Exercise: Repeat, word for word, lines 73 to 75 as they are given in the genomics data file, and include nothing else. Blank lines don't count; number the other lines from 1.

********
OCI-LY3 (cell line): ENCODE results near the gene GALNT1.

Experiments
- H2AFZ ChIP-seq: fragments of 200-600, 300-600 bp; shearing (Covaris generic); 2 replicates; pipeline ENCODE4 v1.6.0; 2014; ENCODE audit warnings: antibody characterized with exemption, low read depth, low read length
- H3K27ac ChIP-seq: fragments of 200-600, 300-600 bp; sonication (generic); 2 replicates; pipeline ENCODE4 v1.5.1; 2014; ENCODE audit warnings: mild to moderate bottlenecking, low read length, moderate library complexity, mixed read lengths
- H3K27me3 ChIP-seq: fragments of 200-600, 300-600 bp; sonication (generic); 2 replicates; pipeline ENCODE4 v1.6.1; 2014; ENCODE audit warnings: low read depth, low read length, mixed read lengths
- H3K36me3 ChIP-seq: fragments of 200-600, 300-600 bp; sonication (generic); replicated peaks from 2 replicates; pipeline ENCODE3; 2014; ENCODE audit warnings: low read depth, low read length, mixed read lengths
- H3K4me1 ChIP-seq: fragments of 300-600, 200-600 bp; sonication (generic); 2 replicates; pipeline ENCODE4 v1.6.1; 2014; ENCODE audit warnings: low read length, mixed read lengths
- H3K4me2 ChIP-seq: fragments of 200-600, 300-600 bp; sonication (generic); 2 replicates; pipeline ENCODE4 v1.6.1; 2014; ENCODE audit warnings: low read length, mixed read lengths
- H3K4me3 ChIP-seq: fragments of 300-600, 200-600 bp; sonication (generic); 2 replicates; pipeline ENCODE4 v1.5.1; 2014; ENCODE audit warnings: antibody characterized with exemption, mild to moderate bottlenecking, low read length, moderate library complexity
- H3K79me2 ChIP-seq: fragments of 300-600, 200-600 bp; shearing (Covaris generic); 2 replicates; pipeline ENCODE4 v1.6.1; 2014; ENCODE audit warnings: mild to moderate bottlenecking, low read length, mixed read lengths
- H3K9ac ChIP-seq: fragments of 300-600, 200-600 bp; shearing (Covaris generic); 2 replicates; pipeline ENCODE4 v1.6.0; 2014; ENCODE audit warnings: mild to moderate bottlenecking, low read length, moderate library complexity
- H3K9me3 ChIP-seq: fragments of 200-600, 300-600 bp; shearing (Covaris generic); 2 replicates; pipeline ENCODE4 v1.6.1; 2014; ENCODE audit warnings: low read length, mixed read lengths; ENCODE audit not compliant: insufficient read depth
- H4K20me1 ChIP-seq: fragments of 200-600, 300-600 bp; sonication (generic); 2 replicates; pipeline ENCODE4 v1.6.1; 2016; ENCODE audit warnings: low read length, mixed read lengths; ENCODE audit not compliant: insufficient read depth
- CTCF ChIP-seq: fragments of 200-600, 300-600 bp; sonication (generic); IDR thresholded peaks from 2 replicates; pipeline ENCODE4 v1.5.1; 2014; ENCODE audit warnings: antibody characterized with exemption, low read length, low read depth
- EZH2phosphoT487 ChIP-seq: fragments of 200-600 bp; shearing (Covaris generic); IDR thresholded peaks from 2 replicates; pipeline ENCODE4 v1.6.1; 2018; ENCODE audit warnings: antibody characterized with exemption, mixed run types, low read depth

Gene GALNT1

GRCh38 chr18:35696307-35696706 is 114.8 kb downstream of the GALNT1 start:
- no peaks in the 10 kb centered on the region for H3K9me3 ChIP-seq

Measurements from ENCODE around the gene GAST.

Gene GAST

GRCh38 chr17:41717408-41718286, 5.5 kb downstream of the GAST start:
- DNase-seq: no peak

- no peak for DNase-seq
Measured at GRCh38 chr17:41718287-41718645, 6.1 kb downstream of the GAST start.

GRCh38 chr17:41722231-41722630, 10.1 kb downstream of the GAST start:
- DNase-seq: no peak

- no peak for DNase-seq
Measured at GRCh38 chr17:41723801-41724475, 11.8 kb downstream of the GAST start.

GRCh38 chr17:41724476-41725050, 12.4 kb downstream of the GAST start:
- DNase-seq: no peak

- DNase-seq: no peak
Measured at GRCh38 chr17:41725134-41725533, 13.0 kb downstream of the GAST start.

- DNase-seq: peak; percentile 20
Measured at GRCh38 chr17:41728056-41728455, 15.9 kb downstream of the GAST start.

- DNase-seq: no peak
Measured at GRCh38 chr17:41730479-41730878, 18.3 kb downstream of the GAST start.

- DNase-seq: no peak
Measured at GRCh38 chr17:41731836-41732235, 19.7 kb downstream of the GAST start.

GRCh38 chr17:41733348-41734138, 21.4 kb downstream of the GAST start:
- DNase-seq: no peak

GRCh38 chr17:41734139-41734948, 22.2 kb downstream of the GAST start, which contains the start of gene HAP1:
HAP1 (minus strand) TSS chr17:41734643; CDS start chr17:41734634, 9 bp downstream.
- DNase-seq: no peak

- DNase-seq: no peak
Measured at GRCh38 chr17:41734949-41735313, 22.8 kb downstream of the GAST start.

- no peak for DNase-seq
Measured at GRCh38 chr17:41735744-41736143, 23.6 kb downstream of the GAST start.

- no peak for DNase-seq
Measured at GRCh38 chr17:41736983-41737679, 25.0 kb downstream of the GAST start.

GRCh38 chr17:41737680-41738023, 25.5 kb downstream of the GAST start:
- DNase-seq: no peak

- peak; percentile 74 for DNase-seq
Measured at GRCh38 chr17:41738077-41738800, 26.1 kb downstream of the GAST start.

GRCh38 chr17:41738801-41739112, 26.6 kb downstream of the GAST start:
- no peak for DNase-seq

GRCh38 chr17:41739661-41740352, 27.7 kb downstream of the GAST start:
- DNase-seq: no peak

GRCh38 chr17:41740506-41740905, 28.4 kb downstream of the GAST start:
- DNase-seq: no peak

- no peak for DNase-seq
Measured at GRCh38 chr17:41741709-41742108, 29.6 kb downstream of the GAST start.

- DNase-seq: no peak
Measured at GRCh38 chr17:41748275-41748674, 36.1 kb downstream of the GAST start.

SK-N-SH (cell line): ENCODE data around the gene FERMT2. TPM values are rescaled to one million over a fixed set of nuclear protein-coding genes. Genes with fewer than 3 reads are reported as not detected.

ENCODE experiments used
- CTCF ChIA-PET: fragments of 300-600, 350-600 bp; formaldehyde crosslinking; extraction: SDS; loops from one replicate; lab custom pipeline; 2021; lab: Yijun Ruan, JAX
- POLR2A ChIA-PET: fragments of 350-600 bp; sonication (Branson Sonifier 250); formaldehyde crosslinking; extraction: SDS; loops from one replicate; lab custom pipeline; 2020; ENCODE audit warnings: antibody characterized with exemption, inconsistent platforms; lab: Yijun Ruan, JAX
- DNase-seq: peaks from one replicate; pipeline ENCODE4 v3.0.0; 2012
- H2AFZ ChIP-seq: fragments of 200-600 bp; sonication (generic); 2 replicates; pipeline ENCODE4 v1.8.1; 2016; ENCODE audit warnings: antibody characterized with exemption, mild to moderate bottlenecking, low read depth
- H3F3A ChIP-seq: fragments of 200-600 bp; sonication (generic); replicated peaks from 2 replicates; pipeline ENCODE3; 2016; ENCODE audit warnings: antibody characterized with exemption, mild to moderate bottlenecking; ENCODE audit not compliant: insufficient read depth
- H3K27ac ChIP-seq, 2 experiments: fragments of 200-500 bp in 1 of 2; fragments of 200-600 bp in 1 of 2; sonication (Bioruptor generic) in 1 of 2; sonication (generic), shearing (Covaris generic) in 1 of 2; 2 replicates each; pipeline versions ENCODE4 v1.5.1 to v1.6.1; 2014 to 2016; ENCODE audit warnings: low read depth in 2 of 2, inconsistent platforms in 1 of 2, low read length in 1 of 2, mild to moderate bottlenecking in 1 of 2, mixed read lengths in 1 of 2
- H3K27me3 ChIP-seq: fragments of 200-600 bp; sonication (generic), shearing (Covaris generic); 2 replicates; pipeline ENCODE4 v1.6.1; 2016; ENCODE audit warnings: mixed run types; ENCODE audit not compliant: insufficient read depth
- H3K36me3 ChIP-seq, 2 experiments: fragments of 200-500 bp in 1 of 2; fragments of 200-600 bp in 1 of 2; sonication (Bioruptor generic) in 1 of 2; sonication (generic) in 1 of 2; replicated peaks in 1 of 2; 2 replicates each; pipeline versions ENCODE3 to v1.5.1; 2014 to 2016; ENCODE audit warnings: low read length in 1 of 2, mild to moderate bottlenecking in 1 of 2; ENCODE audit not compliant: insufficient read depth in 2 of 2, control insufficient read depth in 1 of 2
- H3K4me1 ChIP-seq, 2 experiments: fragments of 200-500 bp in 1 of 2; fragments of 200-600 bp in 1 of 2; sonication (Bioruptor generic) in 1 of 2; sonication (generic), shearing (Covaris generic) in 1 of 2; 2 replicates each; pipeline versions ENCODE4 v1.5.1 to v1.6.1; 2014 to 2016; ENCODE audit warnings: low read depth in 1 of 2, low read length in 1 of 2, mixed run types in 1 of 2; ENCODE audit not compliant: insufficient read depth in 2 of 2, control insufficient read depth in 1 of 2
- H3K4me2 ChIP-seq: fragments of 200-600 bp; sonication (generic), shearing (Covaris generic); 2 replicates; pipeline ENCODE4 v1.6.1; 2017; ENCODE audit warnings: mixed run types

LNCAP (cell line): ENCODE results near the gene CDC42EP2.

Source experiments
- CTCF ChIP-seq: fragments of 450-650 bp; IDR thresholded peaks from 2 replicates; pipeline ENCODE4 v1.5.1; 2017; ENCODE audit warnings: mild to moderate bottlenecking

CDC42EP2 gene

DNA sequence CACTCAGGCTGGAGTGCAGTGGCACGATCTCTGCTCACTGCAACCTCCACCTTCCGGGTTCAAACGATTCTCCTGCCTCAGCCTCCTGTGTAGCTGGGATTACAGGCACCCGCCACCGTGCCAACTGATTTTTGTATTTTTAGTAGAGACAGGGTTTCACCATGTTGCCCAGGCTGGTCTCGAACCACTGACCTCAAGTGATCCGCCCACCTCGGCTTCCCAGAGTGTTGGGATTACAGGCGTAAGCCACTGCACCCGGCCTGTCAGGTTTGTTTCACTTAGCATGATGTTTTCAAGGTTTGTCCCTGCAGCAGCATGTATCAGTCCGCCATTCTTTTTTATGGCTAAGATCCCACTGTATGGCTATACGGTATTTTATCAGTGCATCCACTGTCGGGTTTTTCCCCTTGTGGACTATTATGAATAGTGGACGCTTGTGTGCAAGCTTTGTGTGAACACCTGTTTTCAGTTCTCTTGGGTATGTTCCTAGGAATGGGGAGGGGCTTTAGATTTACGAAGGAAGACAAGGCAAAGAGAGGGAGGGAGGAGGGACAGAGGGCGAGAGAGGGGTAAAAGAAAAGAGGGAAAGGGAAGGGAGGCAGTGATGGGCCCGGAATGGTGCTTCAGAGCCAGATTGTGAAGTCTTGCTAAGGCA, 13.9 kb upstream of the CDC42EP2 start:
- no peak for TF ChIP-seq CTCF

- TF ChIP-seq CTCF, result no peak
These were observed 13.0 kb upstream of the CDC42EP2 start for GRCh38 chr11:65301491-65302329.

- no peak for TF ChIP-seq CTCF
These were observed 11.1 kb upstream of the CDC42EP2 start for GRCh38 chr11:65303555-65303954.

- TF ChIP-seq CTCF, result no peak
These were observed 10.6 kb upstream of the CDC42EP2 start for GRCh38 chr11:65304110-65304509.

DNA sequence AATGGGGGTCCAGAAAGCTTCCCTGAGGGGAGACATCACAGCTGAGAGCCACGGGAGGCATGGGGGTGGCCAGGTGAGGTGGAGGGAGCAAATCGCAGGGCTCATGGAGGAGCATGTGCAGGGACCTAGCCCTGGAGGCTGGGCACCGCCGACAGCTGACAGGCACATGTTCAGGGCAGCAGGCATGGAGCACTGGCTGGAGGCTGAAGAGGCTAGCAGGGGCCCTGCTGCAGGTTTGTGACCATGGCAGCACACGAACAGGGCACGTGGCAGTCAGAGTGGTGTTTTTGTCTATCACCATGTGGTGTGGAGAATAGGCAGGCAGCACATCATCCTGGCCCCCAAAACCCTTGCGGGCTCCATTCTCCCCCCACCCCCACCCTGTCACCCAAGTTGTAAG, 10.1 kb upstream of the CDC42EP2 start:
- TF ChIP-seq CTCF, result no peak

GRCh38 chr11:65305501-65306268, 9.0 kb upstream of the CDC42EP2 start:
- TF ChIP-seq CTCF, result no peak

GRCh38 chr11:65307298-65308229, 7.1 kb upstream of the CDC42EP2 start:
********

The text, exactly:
- H3K36me3 ChIP-seq, 2 experiments: fragments of 200-500 bp in 1 of 2; fragments of 200-600 bp in 1 of 2; sonication (Bioruptor generic) in 1 of 2; sonication (generic) in 1 of 2; replicated peaks in 1 of 2; 2 replicates each; pipeline versions ENCODE3 to v1.5.1; 2014 to 2016; ENCODE audit warnings: low read length in 1 of 2, mild to moderate bottlenecking in 1 of 2; ENCODE audit not compliant: insufficient read depth in 2 of 2, control insufficient read depth in 1 of 2
- H3K4me1 ChIP-seq, 2 experiments: fragments of 200-500 bp in 1 of 2; fragments of 200-600 bp in 1 of 2; sonication (Bioruptor generic) in 1 of 2; sonication (generic), shearing (Covaris generic) in 1 of 2; 2 replicates each; pipeline versions ENCODE4 v1.5.1 to v1.6.1; 2014 to 2016; ENCODE audit warnings: low read depth in 1 of 2, low read length in 1 of 2, mixed run types in 1 of 2; ENCODE audit not compliant: insufficient read depth in 2 of 2, control insufficient read depth in 1 of 2
- H3K4me2 ChIP-seq: fragments of 200-600 bp; sonication (generic), shearing (Covaris generic); 2 replicates; pipeline ENCODE4 v1.6.1; 2017; ENCODE audit warnings: mixed run types